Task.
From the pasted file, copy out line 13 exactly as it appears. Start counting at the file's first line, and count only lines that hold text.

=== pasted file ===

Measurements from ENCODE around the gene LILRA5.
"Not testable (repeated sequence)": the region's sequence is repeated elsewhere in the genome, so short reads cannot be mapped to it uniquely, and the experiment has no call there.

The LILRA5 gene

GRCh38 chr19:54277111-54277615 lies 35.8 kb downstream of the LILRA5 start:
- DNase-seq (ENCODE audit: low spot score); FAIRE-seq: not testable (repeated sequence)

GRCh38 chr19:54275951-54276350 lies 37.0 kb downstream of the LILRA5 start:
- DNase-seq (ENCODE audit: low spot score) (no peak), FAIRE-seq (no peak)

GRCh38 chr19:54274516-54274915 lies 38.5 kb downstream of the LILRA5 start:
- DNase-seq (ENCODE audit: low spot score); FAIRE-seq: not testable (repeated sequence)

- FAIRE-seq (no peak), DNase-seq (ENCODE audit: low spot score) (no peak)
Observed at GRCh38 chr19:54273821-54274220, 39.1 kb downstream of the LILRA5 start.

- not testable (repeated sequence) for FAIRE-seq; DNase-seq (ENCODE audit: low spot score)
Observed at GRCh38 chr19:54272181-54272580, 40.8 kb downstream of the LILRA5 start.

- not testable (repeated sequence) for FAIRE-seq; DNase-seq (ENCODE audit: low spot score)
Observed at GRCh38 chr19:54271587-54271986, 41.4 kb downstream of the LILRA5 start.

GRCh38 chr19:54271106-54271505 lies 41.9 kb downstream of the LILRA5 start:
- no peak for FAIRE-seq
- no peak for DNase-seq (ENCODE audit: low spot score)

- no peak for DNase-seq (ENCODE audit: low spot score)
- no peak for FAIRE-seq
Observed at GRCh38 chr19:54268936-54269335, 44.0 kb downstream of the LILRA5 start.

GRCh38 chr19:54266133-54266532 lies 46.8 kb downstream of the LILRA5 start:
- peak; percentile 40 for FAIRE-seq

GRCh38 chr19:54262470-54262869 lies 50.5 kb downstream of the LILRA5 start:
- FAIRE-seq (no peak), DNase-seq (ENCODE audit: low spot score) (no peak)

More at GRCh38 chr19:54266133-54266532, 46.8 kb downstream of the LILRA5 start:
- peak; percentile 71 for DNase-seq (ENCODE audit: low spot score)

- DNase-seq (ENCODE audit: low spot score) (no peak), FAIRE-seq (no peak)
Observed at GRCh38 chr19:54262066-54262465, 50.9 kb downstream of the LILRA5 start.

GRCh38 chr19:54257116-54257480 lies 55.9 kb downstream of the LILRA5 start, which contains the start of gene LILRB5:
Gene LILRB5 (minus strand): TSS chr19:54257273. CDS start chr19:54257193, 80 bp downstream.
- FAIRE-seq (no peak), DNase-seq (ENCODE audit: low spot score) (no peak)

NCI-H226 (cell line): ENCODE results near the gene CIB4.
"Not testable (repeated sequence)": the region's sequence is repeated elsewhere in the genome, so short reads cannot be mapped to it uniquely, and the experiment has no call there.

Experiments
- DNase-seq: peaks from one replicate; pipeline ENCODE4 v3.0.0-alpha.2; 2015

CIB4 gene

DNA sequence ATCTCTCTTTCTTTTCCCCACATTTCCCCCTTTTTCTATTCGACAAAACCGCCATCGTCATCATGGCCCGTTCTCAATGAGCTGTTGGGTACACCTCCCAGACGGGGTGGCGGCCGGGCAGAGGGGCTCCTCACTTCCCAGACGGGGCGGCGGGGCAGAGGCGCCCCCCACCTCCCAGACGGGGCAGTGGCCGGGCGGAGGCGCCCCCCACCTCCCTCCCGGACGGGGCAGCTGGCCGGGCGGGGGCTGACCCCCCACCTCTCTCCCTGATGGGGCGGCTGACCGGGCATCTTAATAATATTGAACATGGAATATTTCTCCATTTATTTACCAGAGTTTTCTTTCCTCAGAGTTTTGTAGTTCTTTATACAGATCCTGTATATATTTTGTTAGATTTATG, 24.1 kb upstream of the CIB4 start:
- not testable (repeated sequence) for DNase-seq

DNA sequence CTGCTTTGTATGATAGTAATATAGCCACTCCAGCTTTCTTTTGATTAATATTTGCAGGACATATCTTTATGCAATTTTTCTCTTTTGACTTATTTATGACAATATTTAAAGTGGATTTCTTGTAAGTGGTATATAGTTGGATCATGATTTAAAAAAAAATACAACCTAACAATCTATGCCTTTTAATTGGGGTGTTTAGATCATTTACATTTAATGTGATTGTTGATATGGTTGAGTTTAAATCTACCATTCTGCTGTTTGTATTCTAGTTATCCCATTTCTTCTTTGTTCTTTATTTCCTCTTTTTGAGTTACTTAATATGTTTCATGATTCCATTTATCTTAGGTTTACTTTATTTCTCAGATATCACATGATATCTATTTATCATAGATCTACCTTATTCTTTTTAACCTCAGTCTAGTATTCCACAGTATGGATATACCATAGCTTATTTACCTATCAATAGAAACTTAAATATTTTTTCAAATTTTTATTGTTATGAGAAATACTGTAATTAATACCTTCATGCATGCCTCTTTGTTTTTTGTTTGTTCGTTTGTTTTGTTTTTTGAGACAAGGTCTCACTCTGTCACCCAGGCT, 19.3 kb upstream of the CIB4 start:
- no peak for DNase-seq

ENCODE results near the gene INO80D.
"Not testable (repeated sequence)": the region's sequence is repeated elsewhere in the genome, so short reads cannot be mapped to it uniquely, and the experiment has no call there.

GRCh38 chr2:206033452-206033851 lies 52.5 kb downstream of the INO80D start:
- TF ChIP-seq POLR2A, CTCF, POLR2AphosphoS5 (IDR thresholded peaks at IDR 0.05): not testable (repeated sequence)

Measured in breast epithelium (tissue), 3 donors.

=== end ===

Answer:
Observed at GRCh38 chr19:54272181-54272580, 40.8 kb downstream of the LILRA5 start.